Posts tagged ‘Windows’

GPD Pocket review

I don’t usually do reviews, but with certain products that I think are particularly interesting or innovative, I will make an exception. As a result, here is my GPD Pocket review.

GPD Pocket: 7.0′ UMPC-Laptop with Windows 10

I saw this campaign pop up on an email to me from Indiegogo in February of this year, and thought that the idea was intriguing. So I backed the project and received the device about 4 months later, which in terms of some Indiegogo campaigns, is practically overnight. (I’m looking at you, Fusion Guitar.)

For an inexpensive device, I do like the build quality. The case is an alloy case that feels very solid and light, which hopefully translates to durability in the long run.

The screen is a 7 inch screen at a resolution of 1920×1200, and from what I have seen so far, is very good for most traditional uses. This device is not advertised as a gaming machine, so I have not tried to do anything crazy complicated with it yet.

Atom processors are notoriously sluggish, but the one in this device seems snappy enough, although the caveat again here is that I have not tried running anything challenging. I suspect that the 8 gigabytes of RAM configuration that I opted for is helping out on this front quite a bit.

On such a small device, the keyboard is always going to be a problem, and the GPD Pocket is no exception here. The biggest problem I have been having so far is that the number keys are off to the right by about one key, or in other words, on a normal keyboard, I go for the 3 key with my E finger, but on GPD Pocket, the 2 is right above E. As a result, I have to stop myself when going to the numbers row.

The one thing that I wish this device had was a MicroSD card slot to expand the device beyond the 128 gigabytes of storage that it comes with on the internal drive.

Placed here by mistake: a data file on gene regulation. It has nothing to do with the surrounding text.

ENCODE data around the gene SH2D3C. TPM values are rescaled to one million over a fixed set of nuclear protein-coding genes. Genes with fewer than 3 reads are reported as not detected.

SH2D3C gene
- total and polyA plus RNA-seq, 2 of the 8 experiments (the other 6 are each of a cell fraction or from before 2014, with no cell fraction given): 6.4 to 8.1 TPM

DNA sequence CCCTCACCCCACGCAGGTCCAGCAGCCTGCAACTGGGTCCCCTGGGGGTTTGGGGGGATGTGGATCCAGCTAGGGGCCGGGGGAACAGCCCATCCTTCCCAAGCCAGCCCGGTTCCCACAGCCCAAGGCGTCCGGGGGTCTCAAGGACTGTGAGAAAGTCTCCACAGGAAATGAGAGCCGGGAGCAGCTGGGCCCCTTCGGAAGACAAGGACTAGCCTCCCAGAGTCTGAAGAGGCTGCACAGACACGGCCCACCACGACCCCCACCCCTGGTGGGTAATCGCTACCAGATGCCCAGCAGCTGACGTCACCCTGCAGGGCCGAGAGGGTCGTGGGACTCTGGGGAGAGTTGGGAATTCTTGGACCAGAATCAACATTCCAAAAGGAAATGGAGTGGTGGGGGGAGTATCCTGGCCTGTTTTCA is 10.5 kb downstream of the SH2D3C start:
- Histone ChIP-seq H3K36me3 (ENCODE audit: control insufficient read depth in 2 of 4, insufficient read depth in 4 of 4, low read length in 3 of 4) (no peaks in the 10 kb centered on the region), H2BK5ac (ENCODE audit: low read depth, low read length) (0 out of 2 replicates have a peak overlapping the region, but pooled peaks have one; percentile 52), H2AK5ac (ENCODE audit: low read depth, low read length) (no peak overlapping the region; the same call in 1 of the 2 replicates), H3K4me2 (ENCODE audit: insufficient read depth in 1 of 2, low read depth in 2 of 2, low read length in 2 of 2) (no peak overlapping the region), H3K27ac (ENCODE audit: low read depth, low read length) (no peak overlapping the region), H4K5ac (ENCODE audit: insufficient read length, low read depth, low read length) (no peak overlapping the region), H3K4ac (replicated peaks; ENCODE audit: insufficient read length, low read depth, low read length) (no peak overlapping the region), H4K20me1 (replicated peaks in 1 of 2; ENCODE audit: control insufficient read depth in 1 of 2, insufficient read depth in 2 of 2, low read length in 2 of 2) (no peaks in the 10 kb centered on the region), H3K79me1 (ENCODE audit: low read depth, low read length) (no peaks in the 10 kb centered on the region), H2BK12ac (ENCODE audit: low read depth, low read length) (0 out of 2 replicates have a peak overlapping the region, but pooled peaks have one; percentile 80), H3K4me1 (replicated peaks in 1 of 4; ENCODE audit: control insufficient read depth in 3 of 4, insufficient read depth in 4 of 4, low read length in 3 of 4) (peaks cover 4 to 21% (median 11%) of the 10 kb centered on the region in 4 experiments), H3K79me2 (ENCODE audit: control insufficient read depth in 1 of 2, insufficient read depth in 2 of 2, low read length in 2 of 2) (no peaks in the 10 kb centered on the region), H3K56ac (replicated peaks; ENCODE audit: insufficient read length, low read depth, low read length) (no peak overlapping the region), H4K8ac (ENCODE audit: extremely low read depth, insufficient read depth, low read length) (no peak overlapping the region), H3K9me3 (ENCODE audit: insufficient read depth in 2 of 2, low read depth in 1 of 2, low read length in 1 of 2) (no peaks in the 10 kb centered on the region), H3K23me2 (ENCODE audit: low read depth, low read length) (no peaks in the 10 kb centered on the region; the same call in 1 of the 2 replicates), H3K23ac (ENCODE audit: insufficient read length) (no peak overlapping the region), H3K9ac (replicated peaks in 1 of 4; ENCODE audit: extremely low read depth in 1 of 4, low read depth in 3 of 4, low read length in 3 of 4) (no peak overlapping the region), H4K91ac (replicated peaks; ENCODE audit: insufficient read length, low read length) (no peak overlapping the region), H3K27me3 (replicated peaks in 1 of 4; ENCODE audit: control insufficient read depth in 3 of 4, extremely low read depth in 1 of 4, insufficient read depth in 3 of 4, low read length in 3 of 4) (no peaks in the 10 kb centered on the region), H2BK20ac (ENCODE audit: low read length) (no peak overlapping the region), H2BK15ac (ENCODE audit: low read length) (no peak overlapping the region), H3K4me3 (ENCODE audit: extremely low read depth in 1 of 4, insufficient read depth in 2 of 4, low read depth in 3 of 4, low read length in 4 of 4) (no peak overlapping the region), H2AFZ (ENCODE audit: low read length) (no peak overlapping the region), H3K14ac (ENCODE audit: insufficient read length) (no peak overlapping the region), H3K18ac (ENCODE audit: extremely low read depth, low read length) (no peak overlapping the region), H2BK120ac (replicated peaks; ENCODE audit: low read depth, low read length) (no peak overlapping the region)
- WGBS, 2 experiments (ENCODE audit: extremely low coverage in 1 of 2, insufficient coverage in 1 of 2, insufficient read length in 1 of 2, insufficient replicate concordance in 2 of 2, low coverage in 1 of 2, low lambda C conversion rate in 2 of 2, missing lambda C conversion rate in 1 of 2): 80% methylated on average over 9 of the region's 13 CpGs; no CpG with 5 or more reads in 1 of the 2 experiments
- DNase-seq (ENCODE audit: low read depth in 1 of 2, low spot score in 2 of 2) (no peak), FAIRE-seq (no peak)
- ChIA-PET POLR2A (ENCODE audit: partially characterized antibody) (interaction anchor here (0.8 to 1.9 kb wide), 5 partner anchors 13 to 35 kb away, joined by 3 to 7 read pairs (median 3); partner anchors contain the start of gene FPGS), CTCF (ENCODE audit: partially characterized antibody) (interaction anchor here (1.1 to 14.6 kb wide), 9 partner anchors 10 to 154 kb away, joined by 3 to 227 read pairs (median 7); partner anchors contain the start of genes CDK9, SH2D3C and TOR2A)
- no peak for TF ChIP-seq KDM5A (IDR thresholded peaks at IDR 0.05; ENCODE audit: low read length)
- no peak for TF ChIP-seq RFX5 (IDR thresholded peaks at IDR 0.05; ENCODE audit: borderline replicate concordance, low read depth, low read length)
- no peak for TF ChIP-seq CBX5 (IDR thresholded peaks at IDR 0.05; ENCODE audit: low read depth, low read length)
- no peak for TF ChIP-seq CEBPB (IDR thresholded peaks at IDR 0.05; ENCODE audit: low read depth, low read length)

For the price that I paid (about $400 as an early adopter), I think it is a great device that I will make a lot of use of. That said, if the retail price goes up significantly from there, I am not sure if it has the same appeal.

Rating: 4 stars out of 5


  • Compact and light
  • Good battery life
  • Good build quality


  • Hard to touch type
  • No MicroSD card slot to expand storage

BTW, a posthumous Happy Birthday to Bob Keeshan.

Windows 8.1 Update 1 error 80073712

It can be very frustrating when you end up searching for help with a Windows Update issue. There are so many moving parts on a Windows system that it is next to impossible to track everything reliably.

While trying to put the Windows 8.1 Update 1 on my Windows 8 virtual machine inside of Parallels Desktop on my iMac, I was getting error 80073712 in the update settings control panel. There is no shortage of materials to look at if you search for that particular error code, the tricky part is finding which one will help solve the particular problem with my installation.

I was finally able to find this procedure, and it did the job as I am now running Windows 8.1 Update 1. I will abbreviate it here, for the full source material click on the link below the list:

  • Get an administrator command prompt
  • Enter this command (I am running the 64 bit version, you will need a different command to work with 32-bit or Win 8 RT, see the link for more information):
    dism /online /remove-package /packagename:Package_for_KB2919355~31bf3856ad364e35~amd64~~
  • Enter this command:
    DISM.exe /Online /Cleanup-image /Restorehealth
  • Enter this command:
    dism /online /cleanup-image /startcomponentcleanup
  • Exit the command prompt and attempt to run the update again

Even though the 2nd command above gave me an error, I went through the whole procedure, and it worked correctly. Here is the link to the forum posting on Microsoft’s web site with the full message:

Windows 8.1 Update 1 Failing to Install with errors 80070020, 80073712 and 0x800f081f

BTW, a posthumous Happy Birthday to Bruno Kirby, who played the limo driver in This Is Spinal Tap.

Win32 EXE to service in Windows Server 2008